It’s not unusual to sleep for 12 hours on a winter backpacking trip, so you might as well make the most of it and be comfortable and warm. The key to this is bringing a warm sleeping bag and a thick sleeping pad with a high R-value. Many people like to bring two sleeping pads in winter and combine them to get the R-value (which is additive) that they need.
In 2020, several sleeping pad manufacturers including Therm-a-Rest, Sea-to-Summit, NEMO, and Big Agness rolled out a standard measure of R-values (called ASTM 3340) so you can compare their pads to one another. That standard has not been uniformly adopted by other manufacturers yet so you need to be cautious when comparing the sleeping pad R-values of other manufacturers with each other. Be especially wary of manufacturers who “estimate” the R-value of their sleeping pads. That said, R-values are often the only way to measure the thermal insulation of pads, so they remain useful for guidance.
For winter camping and backpacking, you want an R-value of 5 or 6, so that’s the amount of sleeping pad insulation I shoot for, and experience has proven this out.
I bring an insulated Therm-a-Rest XTherm inflatable mattress (R-value = 6.9 ) for comfort and a shortened foam Therm-a-Rest Zlite Sol sleeping pad, which serves as my sit pad during dinner when we sit on snow to cook and melt snow for drinking water. You don’t want to forget a sit pad on a winter backpacking trip or you’ll freeze your ass off!
I put the Zlite under the XTherm at night for additional insulation or use it as a doormat that I can kneel on. Foam pads like this are also preferred for shielding accident victims from hypothermia from the ground, which is why you see so many winter day hikers and backpackers carrying them on the trails. It’s good to have at least one in your group.
As I mentioned previously, I downgraded from a -25 degree sleeping bag to a 0-degree sleeping bag, when I realized that I don’t really enjoy backpacking in sub-zero temperatures. It took me a long time to realize this – nearly a decade. But after I switched to a 0-degree bag, I was able to switch to a smaller volume backpack, and so on, shaving more weight from my gear list. I still carry enough extra insulated clothing that I can take my 0-degree bag down to -10, but I’m also likely to postpone a backpacking trip if the weather forecast is that cold at night.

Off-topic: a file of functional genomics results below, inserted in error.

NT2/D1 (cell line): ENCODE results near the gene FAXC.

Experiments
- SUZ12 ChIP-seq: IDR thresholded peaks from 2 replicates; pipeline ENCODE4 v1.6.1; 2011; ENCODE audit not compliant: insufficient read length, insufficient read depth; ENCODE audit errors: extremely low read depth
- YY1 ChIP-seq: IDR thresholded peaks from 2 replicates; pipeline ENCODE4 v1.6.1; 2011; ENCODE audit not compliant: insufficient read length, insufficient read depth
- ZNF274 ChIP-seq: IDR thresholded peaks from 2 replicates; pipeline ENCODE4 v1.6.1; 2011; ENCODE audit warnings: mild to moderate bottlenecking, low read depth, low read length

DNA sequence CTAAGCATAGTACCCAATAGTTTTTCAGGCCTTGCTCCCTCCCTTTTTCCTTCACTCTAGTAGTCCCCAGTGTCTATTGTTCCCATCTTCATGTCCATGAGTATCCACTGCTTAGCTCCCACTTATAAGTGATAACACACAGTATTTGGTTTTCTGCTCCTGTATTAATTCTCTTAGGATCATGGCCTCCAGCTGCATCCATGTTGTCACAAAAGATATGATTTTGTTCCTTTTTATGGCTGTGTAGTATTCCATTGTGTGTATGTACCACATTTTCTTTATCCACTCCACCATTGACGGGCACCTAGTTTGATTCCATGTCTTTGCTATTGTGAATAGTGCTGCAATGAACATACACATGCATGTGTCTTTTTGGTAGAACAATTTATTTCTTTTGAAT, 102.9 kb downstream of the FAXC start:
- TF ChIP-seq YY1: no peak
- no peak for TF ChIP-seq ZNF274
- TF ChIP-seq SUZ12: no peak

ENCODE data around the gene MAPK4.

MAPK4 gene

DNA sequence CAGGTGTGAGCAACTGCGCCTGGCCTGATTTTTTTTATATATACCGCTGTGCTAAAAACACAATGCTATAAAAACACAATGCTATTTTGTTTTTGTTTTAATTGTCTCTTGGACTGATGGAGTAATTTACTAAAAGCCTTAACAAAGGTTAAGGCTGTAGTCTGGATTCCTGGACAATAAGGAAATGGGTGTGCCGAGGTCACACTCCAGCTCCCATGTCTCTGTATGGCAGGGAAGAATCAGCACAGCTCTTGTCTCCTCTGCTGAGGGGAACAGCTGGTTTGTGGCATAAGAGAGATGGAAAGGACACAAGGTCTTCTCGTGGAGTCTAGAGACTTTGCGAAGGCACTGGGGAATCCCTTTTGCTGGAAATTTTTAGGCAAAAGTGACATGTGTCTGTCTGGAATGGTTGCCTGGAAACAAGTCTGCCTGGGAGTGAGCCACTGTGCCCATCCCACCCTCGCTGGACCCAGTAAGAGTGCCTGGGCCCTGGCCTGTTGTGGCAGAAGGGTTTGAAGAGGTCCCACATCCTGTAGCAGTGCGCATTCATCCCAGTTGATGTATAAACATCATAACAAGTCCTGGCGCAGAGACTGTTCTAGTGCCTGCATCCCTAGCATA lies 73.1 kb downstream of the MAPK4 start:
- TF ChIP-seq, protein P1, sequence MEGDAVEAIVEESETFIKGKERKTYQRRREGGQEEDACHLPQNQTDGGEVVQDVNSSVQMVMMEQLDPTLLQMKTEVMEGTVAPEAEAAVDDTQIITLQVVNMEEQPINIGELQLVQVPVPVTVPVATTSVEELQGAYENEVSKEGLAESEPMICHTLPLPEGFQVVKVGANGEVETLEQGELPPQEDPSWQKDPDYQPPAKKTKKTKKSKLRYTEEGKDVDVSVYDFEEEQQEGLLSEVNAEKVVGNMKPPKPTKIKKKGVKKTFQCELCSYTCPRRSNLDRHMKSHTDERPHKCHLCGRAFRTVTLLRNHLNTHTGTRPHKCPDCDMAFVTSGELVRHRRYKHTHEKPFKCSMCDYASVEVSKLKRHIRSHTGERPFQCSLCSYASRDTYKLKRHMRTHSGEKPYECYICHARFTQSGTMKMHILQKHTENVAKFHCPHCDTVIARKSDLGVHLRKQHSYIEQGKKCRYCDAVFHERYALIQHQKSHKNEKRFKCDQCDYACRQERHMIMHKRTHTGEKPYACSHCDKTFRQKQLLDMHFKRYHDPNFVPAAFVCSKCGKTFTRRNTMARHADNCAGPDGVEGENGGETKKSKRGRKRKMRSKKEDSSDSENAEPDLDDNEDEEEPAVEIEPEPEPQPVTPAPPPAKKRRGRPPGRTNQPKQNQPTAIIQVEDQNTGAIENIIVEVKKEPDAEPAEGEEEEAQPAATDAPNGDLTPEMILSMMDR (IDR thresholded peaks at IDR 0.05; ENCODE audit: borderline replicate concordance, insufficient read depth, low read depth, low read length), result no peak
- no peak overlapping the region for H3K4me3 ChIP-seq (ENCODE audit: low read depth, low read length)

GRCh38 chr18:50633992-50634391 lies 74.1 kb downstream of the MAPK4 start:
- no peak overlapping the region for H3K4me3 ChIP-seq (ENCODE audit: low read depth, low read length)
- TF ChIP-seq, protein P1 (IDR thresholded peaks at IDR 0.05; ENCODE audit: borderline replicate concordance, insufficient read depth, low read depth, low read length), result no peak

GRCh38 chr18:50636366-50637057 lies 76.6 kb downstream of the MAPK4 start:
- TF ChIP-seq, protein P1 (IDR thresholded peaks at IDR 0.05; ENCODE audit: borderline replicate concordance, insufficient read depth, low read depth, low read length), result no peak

I always bring microspikes, snowshoes, and trekking poles on winter backpacking trips, so they have a permanent spot on my winter gear list. It’s important to replace the summer baskets on your trekking poles with snow baskets for winter travel. They really are an essential flotation aid for winter hiking.
The MSR Evo Ascent Snowshoes I use are intended for climbing mountains and have a televator wire that lifts up under the heel to make them easier to climb slopes with. Their unibody plastic snowshoe is also much better off-trail than a snowshoe with an attached fabric deck because branches can’t become caught between the deck and the frame. I do a lot of off-trail hiking in winter and there’s a slight weight penalty (just a few ounces) for using these snowshoes instead of decked ones that are slightly lighter.
Extra Gear – As Needed
When I don’t need this extra gear, I’ll leave it at home. It consists of extra traction, navigation, and a shovel for digging out camp kitchen or vestibule trenches in deep snow.
The decision on whether to bring crampons or a GPS has a lot to do with the terrain where we plan to hike, the weather forecast, and trip reports that document local conditions that are posted by other hikers and backpackers.
This 27-pound winter backpacking gear list is pretty streamlined and lightweight and should provide you with a good template of the gear required for winter backpacking and camping. My advice – figure out what is right for you to be safe and comfortable, and suck it up if it weighs a bit more than you’d like. Winter backpacking gear IS heavier than three-season hiking gear, but if you can get your full-out pack weight for a two night trip under 40 pounds, including food, water, and fuel, that’s a good target weight to shoot for.